'Tiny bug slayer' could help scientists learn more about dinosaurs

  • Kongonaphon kely fossils discovered in Madagascar could help scientists learn more about dinos and pterosaurs, an extinct flying reptile
  • It lived about 237 million years ago and stood at only 10.2 centimetres tall
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The recently-discovered tiny predator may be the key between dinosaurs and an extinct flying reptile called pterosaurs. Photo: Reuters

A pint-sized predator to bugs may provide scientists with new clues about the ancient ancestors of dinosaurs and pterosaurs, a recent study suggests.

Standing about 10.2 centimetres tall, Kongonaphon kely could be one of the last common ancestors of all dinosaurs and pterosaurs (an extinct flying reptile) and explain some of their physical characteristics and traits.

The discovery and description of the fossil of Kongonaphon kely – which means “tiny bug slayer” – could provide scientists with a lot of insights since the species was much smaller than most dinosaurs.

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“There’s a general perception of dinosaurs as being giants,” says Christian Kammerer, a researcher in palaeontology at the North Carolina Museum of Natural Sciences, in the US. “But this new animal is very close to the divergence of dinosaurs and pterosaurs, and it’s shockingly small.”

The ancient animal’s fossils date back 237 million years and were discovered in 1998 in the eastern African island of Madagascar at a site where hundreds of fossils have been collected over the years, says John Flynn, curator of fossil mammals at the American Museum of Natural History in New York.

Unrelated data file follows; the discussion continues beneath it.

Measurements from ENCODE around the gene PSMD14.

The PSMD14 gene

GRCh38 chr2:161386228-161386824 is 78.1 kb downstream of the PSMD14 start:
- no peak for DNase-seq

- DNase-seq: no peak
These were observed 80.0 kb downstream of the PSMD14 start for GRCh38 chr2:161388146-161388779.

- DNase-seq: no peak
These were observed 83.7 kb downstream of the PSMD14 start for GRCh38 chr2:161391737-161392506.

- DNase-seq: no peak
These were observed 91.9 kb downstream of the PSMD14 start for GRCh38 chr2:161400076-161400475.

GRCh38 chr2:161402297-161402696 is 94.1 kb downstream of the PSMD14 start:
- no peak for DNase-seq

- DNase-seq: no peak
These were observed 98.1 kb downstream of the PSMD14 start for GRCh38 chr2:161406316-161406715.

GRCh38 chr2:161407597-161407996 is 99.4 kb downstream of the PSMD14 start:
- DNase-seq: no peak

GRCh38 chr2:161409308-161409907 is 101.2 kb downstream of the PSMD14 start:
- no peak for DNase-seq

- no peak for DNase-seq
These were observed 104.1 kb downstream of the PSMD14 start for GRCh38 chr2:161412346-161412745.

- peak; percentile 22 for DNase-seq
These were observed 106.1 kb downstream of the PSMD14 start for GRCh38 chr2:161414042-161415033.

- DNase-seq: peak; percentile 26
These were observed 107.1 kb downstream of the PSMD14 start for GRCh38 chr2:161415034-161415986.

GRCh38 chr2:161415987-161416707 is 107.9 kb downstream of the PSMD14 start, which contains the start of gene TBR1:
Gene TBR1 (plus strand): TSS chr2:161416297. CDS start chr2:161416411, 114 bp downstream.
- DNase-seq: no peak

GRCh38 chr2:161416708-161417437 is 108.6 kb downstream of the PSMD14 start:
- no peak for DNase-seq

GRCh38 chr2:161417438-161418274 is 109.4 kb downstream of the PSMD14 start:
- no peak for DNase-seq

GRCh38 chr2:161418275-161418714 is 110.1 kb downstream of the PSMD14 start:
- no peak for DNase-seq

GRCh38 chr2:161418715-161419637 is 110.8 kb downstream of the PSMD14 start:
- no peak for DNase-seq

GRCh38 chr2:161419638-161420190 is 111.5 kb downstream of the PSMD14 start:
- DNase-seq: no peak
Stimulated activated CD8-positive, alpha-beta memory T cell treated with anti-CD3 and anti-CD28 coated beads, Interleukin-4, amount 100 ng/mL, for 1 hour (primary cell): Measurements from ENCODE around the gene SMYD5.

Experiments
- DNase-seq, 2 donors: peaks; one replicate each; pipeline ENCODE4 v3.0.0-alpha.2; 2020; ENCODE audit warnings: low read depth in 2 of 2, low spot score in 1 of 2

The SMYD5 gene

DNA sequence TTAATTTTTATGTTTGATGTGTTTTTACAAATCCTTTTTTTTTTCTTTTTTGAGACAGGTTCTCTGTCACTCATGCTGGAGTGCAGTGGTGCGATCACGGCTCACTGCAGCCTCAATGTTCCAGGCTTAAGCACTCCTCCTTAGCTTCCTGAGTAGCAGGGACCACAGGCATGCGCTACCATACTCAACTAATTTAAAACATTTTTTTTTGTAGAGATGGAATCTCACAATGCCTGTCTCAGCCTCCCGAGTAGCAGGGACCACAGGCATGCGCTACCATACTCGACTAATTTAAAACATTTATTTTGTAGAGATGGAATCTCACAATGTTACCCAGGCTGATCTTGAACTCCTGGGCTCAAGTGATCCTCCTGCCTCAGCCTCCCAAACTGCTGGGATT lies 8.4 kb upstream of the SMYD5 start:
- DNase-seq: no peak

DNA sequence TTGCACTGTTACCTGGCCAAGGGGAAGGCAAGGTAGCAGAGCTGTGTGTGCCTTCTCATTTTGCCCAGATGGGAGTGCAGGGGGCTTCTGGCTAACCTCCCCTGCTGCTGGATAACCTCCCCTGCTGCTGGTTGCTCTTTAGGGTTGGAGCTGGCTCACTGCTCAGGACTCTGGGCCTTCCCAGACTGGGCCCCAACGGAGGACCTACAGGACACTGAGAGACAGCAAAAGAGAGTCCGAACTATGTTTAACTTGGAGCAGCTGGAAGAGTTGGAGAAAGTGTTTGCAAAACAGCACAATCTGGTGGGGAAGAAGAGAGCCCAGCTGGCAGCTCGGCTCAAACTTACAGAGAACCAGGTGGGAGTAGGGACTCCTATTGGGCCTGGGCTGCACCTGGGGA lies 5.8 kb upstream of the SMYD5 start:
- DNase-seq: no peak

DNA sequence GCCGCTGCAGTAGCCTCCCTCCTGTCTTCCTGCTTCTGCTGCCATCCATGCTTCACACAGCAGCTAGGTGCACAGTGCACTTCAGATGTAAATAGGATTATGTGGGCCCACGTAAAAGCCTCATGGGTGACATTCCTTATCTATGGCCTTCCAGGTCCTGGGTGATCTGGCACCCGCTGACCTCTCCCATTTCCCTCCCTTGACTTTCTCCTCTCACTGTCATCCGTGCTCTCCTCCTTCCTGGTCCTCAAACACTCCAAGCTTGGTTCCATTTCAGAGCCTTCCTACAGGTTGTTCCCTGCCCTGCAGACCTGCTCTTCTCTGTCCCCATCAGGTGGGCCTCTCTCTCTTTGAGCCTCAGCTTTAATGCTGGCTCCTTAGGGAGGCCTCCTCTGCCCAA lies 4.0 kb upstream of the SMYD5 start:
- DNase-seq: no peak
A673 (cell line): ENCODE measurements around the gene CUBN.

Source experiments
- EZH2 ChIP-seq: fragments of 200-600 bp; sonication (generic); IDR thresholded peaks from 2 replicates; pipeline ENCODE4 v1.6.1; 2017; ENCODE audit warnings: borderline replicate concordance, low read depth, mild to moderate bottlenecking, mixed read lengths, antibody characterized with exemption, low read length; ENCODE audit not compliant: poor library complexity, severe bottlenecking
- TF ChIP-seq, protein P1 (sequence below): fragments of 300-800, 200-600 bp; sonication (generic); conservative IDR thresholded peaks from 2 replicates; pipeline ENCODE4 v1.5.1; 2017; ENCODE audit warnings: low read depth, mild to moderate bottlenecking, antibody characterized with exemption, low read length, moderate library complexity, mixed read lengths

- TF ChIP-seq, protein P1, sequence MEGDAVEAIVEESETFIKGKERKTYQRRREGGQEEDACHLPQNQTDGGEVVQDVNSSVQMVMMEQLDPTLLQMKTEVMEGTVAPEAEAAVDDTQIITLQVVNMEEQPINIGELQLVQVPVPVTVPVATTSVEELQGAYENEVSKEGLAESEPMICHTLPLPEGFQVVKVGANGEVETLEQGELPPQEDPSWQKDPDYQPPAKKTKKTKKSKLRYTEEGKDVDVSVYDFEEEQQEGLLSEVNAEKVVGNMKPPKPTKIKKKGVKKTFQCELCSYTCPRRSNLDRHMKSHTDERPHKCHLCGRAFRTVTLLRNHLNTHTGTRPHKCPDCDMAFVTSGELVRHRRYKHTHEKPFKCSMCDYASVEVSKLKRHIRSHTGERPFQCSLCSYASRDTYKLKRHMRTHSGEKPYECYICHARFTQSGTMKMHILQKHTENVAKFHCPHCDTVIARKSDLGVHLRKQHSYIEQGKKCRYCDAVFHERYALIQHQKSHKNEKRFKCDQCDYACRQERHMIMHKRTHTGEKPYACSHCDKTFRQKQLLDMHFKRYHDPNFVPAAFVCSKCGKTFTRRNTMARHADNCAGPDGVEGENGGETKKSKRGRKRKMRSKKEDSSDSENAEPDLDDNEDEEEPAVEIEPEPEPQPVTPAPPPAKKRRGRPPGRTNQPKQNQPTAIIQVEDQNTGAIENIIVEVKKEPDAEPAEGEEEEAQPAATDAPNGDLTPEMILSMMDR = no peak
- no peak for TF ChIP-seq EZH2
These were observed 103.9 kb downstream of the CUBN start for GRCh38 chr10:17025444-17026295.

“It took some time before we could focus on these bones, but once we did, it was clear we had something unique and worth a closer look,” Flynn says. 

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Dinosaurs and pterosaurs evolved from the group Ornithodira, but little is known about their origins. Kammerer says other small animals have been discovered in the group, but they were thought to be an exception. 

“Recent discoveries like Kongonaphon have given us a much better understanding of the early evolution of ornithodirans,” Kammerer says. “Analysing changes in body size throughout archosaur evolution, we found compelling evidence that it decreased sharply early in the history of the dinosaur-pterosaur lineage.”

The scientists also discovered key characteristics about the Kongonaphon kely, including wear on the teeth that suggests it ate insects and fuzzy skin that retained heat. Both adaptations may have helped the tiny animal fill a unique role.

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